Archive for July, 2010

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Chiropractic And High Blood Pressure

********Dr. Price’s Comments********

The below article is a great article and video regarding the benefits of Chiropractic care for conditions other than Low Back Pain, Neck Pain, or Headaches.

The Central Nervous System (Consisting of the brain and Spinal Cord) are the central control of every function in the human body.  The brain actually controls and coordinates the function of every cell in the body.

If the brain is allowed to communicate with the body, without interference then the body can function at 100%.

This is not a new concept….Hipocrates who is known as “The Father of Medicine” is well known for stating “For the cause of all disease, first look to the spine.”

This article is a great example of how the power of regular chiropractic care, leading to a healthy nervous system, can change your life!

(Dr. Sean Price is a Chiropractor in Fort Walton Beach.  Feel free to visit his website at http://www.DrSeanPrice.com or call his office at 850-862-2224.)

Chiropractic Cuts Blood Pressure
Study Finds Special ‘Atlas Adjustment’ Lowers Blood Pressure
By Daniel J. DeNoon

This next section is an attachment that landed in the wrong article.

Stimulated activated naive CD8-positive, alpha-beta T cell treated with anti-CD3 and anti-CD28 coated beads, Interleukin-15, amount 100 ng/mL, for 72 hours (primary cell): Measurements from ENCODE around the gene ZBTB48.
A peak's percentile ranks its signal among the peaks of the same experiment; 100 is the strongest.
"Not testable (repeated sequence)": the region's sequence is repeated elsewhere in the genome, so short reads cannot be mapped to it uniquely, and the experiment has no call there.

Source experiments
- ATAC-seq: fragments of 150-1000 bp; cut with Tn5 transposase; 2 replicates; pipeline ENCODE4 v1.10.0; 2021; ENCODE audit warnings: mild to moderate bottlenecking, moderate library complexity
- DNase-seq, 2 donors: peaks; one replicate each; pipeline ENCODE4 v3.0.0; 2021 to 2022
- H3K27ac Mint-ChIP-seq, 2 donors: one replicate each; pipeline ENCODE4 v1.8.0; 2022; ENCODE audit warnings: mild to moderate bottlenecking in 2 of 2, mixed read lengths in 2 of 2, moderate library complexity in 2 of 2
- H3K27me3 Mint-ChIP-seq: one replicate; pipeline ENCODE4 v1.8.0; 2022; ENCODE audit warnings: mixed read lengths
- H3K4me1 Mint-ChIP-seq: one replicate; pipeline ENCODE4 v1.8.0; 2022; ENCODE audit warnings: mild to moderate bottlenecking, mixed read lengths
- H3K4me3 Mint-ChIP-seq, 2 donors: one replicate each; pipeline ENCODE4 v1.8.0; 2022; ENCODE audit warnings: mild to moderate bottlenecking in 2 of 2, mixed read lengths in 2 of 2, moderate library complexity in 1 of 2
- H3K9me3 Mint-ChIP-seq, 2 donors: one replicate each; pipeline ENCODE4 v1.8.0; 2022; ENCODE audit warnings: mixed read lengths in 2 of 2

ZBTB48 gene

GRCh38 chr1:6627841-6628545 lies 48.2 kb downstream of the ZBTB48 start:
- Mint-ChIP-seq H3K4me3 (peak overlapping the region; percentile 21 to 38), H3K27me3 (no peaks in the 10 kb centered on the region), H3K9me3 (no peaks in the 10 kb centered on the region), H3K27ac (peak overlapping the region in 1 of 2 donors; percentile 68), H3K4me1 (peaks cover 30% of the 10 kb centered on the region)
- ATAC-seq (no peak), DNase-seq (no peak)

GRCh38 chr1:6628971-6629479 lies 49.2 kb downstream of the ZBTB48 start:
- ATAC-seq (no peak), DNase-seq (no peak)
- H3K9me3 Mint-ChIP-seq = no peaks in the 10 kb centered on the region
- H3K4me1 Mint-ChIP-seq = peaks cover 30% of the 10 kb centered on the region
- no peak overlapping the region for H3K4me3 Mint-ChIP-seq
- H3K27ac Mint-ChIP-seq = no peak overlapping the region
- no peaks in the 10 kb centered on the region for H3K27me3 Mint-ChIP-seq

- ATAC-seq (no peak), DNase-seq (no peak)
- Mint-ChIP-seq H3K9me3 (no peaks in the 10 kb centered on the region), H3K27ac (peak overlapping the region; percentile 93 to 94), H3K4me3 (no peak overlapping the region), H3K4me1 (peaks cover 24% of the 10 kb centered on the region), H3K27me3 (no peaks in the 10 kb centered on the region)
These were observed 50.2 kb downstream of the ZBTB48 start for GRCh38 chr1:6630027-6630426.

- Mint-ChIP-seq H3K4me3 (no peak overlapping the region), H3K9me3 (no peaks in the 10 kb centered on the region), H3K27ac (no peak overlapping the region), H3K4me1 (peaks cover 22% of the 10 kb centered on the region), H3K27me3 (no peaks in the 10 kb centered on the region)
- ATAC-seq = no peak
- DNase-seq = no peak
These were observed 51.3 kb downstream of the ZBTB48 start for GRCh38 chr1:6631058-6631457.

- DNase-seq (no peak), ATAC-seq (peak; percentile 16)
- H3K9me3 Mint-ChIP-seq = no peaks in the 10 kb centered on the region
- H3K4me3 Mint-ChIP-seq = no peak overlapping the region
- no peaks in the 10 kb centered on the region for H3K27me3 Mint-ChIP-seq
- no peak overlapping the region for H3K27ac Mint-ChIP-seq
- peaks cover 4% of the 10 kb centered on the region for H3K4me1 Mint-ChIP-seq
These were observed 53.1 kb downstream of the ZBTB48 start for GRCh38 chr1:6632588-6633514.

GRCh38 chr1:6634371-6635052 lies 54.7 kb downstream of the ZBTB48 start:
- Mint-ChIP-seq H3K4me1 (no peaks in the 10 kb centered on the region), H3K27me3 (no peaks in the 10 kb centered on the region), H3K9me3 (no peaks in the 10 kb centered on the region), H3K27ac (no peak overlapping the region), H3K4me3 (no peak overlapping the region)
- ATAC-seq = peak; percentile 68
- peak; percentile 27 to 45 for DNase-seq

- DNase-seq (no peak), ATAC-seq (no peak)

WebMD Health News
Reviewed by Louise Chang, MD

March 16, 2007 — A special chiropractic adjustment can significantly lower high blood pressure, a placebo-controlled study suggests.

“This procedure has the effect of not one, but two blood-pressure medications given in combination,” study leader George Bakris, MD, tells WebMD. “And it seems to be adverse-event free. We saw no side effects and no problems,” adds Bakris, director of the University of Chicago hypertension center.

Eight weeks after undergoing the procedure, 25 patients with early-stage high blood pressure had significantly lower blood pressure than 25 similar patients who underwent a sham chiropractic adjustment. Because patients can’t feel the technique, they were unable to tell which group they were in.

X-rays showed that the procedure realigned the Atlas vertebra — the doughnut-like bone at the very top of the spine — with the spine in the treated patients, but not in the sham-treated patients.

Compared to the sham-treated patients, those who got the real procedure saw an average 14 mm Hg greater drop in systolic blood pressure (the top number in a blood pressure count), and an average 8 mm Hg greater drop in diastolic blood pressure (the bottom blood pressure number).

None of the patients took blood pressure medicine during the eight-week study.

“When the statistician brought me the data, I actually didn’t believe it. It was way too good to be true,” Bakris says. “The statistician said, ‘I don’t even believe it.’ But we checked for everything, and there it was.”

Bakris and colleagues report their findings in the advance online issue of the Journal of Human Hypertension.
Atlas Adjustment and Hypertension

The procedure calls for adjustment of the C-1 vertebra. It’s called the Atlas vertebra because it holds up the head, just as the titan Atlas holds up the world in Greek mythology.